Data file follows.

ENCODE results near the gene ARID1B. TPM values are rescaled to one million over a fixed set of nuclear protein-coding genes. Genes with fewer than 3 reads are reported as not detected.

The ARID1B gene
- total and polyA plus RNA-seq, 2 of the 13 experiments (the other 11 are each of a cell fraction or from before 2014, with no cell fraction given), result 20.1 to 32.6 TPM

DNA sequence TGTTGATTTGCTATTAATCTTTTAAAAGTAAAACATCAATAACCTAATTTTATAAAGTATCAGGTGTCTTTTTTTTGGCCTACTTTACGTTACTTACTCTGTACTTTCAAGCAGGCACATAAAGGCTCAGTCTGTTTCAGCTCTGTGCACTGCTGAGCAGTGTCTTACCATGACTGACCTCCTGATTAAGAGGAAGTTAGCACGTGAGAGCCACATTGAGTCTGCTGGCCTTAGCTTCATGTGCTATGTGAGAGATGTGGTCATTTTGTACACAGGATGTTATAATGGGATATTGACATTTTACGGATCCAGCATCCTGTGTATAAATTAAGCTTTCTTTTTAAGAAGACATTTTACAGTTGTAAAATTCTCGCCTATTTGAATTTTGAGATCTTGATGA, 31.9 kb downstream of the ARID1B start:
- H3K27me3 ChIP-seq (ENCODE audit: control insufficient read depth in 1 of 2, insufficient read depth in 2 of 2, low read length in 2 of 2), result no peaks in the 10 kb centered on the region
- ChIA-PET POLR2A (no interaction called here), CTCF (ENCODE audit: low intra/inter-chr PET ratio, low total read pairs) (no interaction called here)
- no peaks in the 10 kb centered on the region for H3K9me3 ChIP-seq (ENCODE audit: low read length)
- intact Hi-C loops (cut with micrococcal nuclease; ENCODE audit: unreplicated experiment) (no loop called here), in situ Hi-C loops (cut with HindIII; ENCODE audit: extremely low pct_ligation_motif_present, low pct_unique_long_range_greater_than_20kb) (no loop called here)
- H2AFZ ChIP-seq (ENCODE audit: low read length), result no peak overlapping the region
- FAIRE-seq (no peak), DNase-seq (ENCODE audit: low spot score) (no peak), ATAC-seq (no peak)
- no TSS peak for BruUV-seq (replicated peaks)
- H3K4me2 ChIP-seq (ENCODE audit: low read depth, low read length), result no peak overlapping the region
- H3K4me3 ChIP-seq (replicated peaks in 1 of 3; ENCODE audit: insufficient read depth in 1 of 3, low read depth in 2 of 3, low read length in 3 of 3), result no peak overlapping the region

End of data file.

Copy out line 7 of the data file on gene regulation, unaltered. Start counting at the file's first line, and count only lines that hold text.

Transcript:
- no peaks in the 10 kb centered on the region for H3K9me3 ChIP-seq (ENCODE audit: low read length)